Exceptionally rare conjoined whales found in Mexico

Locals in Mexico were shocked to spot a pair of conjoined gray whales dead on the shore. Scientists in Mexico’s Laguna Ojo de Liebre, or Scammon’s Lagoon, discovered the conjoined gray whale calves, and it could be the first documented case of Siamese twin gray whales. Conjoined twins have occurred in other species, notably fin, sei and minke whales. However, an online search and a search of the database at the Natural History Museum of Los Angeles County did not reveal published instances of conjoined gray whale twins. Unfortunately, the twins discovered in Scammon’s Lagoon did not survive and most likely were miscarried, reports grindtv, an outdoor sports website. The carcass is only about seven feet long, versus the normal 12 to 16 feet for newborn gray whales. Alisa Schulman-Janiger, an American Cetacean Society researcher, pointed out that the twins were severely underdeveloped and wondered whether the birth or stillbirth might also have killed the mother. The twins’ carcass has been collected for study. Images were posted by the Guerrero Negro Verde Facebook page, with the translated statement, “Unfortunately, the specimen died. [Its] survival was very difficult.” More images were posted to Facebook by local Jesus Gomez. Gray whales are arriving in Scammon’s Lagoon and other lagoons along the Baja California peninsula, after a nearly 6,000-mile journey from Arctic home waters. They give birth during the southbound journey, or in the lagoons, and nurse their calves for several weeks before embarking on their northbound journey back to the Bering and Chukchi seas. According to NOAA, the Pacific gray whale population numbers about 21,000. Most calves are born during the last week of December and the first two weeks of January. Ends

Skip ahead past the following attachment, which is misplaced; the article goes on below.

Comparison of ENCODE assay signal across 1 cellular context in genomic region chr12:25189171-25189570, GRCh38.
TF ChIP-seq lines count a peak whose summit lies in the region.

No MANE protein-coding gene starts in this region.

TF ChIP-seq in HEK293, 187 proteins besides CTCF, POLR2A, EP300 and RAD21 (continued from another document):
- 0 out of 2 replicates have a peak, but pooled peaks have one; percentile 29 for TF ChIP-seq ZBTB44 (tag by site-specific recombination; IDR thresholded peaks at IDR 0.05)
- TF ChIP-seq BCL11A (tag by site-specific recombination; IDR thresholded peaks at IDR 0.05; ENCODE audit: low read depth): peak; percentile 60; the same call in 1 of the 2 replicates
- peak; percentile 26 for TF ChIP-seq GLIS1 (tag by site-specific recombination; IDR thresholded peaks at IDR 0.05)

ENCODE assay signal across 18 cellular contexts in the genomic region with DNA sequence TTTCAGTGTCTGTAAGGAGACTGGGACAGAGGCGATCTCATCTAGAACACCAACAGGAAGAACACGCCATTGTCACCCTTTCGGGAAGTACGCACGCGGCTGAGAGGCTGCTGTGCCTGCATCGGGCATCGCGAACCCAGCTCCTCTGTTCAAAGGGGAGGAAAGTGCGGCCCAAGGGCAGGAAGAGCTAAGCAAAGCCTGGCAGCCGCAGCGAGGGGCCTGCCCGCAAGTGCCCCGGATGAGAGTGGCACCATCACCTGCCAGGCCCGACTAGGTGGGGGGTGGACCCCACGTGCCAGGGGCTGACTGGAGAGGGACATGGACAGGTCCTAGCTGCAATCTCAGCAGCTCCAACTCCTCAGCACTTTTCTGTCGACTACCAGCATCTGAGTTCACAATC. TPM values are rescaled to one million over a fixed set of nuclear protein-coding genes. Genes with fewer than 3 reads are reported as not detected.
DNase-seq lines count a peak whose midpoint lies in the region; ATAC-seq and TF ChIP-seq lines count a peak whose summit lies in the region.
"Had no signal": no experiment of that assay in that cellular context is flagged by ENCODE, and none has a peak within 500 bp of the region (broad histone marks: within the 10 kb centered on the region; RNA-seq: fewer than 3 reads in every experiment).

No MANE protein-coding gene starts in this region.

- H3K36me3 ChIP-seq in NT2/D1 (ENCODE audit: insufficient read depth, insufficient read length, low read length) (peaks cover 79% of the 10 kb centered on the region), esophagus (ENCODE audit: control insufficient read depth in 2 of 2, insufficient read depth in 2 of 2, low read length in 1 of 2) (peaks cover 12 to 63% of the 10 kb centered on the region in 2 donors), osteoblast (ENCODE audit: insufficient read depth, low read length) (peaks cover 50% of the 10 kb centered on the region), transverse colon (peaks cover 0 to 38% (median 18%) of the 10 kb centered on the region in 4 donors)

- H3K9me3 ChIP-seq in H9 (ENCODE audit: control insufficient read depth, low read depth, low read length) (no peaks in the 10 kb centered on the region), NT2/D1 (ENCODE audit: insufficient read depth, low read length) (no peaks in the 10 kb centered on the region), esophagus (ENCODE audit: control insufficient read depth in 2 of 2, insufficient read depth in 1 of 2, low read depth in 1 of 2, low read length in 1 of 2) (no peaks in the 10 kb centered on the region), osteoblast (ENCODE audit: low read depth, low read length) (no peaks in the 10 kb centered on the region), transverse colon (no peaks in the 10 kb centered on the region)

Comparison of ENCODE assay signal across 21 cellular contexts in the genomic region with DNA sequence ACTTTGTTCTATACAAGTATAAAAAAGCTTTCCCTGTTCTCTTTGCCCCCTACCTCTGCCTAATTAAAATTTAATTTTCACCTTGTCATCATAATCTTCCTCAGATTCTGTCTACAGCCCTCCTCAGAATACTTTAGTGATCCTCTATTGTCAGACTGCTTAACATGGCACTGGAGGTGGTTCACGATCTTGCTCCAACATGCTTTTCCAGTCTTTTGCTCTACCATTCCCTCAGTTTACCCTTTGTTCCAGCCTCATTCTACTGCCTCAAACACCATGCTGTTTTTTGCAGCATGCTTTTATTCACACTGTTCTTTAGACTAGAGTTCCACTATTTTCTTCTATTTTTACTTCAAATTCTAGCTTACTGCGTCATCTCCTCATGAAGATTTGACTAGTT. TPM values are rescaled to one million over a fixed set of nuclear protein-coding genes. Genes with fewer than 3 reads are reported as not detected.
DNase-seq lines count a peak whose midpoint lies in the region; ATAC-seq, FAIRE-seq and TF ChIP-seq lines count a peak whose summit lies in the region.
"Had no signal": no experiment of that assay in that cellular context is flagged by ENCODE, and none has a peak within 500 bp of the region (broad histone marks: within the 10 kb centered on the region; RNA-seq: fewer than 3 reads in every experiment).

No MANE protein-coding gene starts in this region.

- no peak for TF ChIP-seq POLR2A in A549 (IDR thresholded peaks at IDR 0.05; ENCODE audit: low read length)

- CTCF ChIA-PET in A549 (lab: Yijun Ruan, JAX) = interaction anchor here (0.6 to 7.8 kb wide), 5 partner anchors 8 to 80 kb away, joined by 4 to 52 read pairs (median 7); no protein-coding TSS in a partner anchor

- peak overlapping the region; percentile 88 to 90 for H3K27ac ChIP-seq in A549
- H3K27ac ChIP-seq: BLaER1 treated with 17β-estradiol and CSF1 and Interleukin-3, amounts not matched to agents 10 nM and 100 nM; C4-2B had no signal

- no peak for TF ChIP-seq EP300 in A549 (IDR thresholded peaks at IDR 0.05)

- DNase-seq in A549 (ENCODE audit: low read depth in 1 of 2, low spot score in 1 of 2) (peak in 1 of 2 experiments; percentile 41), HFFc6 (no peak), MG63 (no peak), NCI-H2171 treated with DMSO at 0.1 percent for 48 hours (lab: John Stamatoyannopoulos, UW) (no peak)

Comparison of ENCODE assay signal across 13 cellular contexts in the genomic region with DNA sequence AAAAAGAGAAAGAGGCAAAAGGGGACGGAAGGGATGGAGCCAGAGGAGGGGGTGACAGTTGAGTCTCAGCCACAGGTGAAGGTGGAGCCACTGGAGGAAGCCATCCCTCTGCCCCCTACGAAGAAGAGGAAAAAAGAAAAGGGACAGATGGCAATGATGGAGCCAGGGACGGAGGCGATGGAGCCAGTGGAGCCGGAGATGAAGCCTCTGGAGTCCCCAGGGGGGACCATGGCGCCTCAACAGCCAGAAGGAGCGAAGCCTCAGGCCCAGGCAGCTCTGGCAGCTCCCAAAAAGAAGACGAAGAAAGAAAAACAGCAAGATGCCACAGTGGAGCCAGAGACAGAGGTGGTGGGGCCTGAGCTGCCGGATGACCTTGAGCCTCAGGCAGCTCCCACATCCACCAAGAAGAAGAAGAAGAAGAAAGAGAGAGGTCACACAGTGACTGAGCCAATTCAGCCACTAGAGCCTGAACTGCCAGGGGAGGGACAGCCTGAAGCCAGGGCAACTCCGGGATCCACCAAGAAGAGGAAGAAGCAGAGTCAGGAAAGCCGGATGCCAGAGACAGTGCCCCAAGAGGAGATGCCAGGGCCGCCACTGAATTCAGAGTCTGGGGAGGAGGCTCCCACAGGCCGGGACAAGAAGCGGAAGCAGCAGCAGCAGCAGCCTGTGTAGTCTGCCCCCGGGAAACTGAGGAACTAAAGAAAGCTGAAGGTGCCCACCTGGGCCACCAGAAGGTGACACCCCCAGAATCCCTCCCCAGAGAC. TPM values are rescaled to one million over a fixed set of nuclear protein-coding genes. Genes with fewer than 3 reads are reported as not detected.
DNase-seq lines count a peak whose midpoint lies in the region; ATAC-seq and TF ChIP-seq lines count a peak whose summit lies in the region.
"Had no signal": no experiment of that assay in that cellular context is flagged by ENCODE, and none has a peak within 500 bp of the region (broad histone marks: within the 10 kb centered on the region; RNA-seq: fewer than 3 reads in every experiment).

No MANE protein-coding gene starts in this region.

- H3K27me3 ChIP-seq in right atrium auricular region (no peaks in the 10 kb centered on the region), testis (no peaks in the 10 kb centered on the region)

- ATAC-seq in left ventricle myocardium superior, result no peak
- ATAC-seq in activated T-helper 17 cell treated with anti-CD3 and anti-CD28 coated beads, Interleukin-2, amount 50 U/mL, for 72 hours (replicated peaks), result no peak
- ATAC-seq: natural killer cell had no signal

Gray whale conjoined discovery rare exception exceptional

Mexico City: Fisherman found a conjoined pair off gray whale calves northwestern Mexican Lagoon. This discovery is entitled by marine biologists of government as “exceptionally rare”.

The 13 foot long siamese whales were dead on their discovery at Ojo de Liebre lagoon, opening to the Baja California peninsula.

National Natural Protected Areas Commission (CONANP) verified the discovery on Monday.

The half-ton species were joined at the waist with separate heads and tails- Benito Bermudez, marine biologist and CONANP’s regional manager.

He described the discovery as ‘exceptionally rare, without any prior of its type’.

Scientists are studying the whales and have planned to look for any other case in whales.

Hundreds of gray whales migrate from the Bering Sea to the warmer regions of Baja California, attracting tourists hoping to catch a glimpse of them.

Almost around 1,200 gray whales were spotted in the region in the 2012-2013 season.

About the author

Paul Morris

Paul Morris is an entrepreneur, consultant and author. He is an advisor at Xpert Automation, a tech-based business incubator focused on scalable startups, and founder of ContentFy.


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